Eastbound and down from D.C. to San Diego
The Bankhead Highway blazed a trail of exhaust smoke across North Texas, cutting a red line on the Texas map from Texarkana to El Paso. It was the first wet-weather road across the continent through the South from the White House in Washington D.C. to the beach in San Diego, Calif. Of the road's 2,690 miles, 850 miles crossed Texas.
Imagine a paved road suitable for the rubber automobile tires of the day instead of muddy horse trails connecting neighbors and distant markets. In some places west of Fort Worth, the highway is still identifiable by the locally made red Thurber paving bricks. In places, the auto trail – when it hasn't been covered by modern renditions of highways 67 and 80 – is a tree-lined shoulderless road with the ghostly remains of service stations and tourist courts.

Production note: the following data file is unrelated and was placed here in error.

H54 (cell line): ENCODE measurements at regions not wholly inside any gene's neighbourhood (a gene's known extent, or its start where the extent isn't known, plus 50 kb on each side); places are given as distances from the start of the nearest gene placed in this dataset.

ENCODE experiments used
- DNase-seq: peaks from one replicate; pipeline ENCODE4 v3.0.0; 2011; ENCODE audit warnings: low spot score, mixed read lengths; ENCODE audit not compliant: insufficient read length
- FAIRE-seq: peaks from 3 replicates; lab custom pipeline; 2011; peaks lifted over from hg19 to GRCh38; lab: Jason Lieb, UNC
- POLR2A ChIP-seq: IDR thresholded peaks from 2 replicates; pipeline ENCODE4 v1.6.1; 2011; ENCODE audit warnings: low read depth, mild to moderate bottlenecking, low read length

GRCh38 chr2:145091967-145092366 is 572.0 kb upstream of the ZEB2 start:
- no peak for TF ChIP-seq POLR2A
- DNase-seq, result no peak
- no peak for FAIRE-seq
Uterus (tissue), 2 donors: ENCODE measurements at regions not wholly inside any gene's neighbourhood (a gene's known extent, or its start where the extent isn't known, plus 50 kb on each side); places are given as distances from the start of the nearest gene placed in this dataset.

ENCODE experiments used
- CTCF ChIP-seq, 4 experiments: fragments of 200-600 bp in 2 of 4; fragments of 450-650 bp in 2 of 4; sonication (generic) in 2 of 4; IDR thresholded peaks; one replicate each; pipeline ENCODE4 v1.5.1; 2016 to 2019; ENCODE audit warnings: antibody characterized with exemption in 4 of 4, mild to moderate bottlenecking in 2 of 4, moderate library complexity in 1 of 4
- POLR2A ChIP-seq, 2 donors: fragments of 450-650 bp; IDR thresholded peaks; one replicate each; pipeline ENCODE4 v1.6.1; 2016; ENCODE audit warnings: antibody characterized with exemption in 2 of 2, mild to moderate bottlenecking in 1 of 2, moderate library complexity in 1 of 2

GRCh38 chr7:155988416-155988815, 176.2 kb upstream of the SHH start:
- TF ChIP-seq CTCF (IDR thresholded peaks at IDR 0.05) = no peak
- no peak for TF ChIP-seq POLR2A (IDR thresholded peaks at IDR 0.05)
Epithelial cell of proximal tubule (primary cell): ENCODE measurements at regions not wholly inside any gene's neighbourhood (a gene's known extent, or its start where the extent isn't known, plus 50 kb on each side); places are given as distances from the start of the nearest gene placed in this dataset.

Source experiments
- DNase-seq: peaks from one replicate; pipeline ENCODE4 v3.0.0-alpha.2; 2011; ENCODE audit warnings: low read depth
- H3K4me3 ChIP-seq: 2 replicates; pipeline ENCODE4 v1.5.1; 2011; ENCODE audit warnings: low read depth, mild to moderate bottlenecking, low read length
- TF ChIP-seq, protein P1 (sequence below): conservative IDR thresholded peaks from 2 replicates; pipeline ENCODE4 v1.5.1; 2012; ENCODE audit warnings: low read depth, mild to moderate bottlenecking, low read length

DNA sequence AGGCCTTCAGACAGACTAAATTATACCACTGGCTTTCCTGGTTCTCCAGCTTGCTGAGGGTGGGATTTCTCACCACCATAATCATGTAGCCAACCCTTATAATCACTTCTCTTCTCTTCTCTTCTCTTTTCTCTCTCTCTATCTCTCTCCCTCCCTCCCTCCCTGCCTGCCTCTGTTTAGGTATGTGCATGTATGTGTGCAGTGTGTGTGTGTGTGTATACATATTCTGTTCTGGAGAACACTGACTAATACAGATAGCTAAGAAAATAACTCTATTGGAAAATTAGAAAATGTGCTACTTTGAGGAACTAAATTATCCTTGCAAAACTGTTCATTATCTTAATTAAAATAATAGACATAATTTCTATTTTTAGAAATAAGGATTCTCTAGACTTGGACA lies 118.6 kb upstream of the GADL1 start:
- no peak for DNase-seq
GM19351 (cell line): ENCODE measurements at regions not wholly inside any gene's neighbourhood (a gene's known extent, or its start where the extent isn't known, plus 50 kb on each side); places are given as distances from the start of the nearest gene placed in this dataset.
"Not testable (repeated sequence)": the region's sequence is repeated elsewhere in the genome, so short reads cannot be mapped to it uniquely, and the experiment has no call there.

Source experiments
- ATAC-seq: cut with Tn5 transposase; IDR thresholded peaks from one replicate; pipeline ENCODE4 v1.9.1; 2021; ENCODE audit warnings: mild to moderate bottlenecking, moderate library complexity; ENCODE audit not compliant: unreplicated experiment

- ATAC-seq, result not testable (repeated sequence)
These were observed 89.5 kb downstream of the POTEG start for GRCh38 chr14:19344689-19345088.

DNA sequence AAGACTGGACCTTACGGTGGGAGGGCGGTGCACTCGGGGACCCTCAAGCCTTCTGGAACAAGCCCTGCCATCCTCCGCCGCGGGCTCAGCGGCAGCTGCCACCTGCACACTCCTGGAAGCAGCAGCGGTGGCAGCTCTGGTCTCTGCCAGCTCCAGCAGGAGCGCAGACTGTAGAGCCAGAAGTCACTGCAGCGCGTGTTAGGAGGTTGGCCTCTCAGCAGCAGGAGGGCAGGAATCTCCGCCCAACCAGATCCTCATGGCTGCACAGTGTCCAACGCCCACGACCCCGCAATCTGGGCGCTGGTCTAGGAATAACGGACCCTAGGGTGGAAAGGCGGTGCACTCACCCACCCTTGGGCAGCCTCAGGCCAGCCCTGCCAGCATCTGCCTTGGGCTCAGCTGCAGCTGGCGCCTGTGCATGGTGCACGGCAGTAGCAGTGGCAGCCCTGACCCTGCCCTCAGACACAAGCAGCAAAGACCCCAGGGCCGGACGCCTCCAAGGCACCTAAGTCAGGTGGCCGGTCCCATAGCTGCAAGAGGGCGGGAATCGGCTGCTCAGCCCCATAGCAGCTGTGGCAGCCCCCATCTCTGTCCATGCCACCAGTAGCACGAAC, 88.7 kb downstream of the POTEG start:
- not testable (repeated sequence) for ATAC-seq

The Bankhead Highway was inaugurated in 1916, three years after the Lincoln Highway, the nation's first coast-to-coast roadway. It was named for a U.S. Representative from Alabama who helped pass the first federal aid to interstate roads.
The Texas Historic Commission is assembling information on the Texas section of the highway for a 2014 report. The last remnants of the road veer off into the small towns from the path cut by interstate highways 30 and 20 through Mt. Vernon, Weatherford, Abilene, and Van Horn. For information on the survey project, look under "Preserve" and "Historic Texas Highways" at www.thc.state.tx.us.
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